Sunday, September 18, 2016

Day 3: Crowley Castle

This was the most emotionally moving experience of my life, indeed of all our lives. The buses pulled up to yet another area of green fields with herds of white cows this time, while we all gathered on the dirt road. As we gathered, we waited for the new Chieftains, the Taoiseach and the piper to move to the head of our Clan. When the piper began to play we moved en masse as we marched as a Clan to the Castle. Something shifted inside as we realized we were now part of a Clan.

As we marched past the cows, we rounded a corner in the road where more green fields of every hue were layed out before us as far as the eye could see. Something wrenched in my heart again, and tears welled up. I started to choke on those tears and had to shut off my video camera because the emotions were just too strong to share. What was happening to me? I cried off and on all day!

As we trekked down the road another herd of black and white cows came running toward us at full gallop. We all laughed. One black and white calf headed the herd toward us, while a black calf intercepted it saying, "Oh no you don't!" The black and white calf said, "Screw you!" and turned in the direction we walk running for all it was worth to meet us at the tree line before we marched up hill. It stood there watching us and soon the rest of the herd galloped and caught up. We laughed so hard at these antics. These cows were hilarious!

On the left was a lovely field, and in the center, was a fence in which the most beautiful black stallion pranced wildly. His head was as erect as is tail. His tail was so straight it looked like a flag. It was a stunning animal and many of us stopped to take pictures of his magnificence.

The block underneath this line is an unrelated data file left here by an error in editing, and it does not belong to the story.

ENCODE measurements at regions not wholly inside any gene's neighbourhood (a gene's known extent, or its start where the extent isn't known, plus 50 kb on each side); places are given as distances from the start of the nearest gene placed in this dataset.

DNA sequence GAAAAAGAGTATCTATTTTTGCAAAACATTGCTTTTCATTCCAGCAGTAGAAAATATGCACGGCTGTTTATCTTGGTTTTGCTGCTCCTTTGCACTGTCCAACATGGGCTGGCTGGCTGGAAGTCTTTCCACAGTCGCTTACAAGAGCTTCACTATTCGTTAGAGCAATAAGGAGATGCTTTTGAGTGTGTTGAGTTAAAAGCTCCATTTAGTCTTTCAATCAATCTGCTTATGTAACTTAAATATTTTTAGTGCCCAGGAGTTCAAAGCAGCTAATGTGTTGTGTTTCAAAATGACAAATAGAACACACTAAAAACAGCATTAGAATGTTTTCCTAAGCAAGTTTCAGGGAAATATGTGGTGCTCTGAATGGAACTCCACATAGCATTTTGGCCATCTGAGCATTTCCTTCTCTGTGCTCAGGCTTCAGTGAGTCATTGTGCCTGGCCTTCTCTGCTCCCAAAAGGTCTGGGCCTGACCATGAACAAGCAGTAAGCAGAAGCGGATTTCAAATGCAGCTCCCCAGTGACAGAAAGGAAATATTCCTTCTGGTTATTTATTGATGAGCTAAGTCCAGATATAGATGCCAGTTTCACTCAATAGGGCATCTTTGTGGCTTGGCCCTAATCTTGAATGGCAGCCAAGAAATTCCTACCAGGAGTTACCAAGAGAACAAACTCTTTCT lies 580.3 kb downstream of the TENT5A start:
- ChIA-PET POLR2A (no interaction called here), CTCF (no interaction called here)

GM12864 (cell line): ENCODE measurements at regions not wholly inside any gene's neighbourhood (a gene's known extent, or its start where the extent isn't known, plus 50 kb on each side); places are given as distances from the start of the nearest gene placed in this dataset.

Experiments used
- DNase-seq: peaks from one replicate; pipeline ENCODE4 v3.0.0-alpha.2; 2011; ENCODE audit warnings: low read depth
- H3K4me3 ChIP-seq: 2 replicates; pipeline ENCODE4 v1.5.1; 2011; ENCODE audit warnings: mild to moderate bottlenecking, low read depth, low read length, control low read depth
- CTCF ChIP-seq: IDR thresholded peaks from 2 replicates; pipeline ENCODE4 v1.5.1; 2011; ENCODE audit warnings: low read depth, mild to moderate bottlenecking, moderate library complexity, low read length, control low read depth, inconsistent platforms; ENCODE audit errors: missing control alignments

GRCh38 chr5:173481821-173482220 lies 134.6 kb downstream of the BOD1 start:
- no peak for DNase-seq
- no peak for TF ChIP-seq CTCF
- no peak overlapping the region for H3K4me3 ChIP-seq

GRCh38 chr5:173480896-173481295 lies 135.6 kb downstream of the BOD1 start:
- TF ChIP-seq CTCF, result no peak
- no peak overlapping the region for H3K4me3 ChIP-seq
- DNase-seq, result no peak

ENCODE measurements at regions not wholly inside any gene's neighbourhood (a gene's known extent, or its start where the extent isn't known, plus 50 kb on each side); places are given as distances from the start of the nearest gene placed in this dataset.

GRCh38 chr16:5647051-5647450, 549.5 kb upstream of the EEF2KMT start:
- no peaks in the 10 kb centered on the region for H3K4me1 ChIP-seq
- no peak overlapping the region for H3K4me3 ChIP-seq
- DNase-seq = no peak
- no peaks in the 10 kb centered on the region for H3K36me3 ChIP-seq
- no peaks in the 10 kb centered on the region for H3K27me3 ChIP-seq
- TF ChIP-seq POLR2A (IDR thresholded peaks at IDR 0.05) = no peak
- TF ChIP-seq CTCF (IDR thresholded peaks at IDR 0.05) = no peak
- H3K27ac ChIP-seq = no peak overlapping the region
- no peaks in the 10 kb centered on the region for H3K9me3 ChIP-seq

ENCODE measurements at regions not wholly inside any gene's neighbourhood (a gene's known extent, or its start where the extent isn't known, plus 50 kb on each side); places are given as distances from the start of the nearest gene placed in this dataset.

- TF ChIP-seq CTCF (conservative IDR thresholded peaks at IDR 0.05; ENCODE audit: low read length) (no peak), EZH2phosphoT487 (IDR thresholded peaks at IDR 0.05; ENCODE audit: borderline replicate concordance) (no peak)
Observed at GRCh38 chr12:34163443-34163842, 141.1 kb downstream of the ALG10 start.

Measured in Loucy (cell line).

As we rounded the hill, the restored ruins of Crowley Castle shown before us. It was literally in the middle of nowhere, set like a black jewel in fields of every green imaginable as far as the eye could see. We made our way down to the castle that was surrounded by a fence to keep the cows out, and saw priests preparing an altar for the Catholic Mass we were about to participate in. The Council members mounted Crowley flags just awarded onto the fence, but not before a priest blessed them. Liam got down on both knees for the blessing after laying a handful of hay on the ground to try and keep his pants dry. It rained on us off and on during the Mass.

Larry Crowley played his banjo and someone else played guitar as a group sang hymns during Mass. We were all given sheets with the songs and their words to join in as we wished. As the rain baptized us in our new homeland, we all solemnly walked up to receive Communion while hymns were sung by the group. A little brown and white puppy and a black and white herding dog ran around us while children ran and played in front of the fence. It was such a special and intimate moment we will never forget.

After Mass, we made our way back to the buses for our last trek of this wonderful day.

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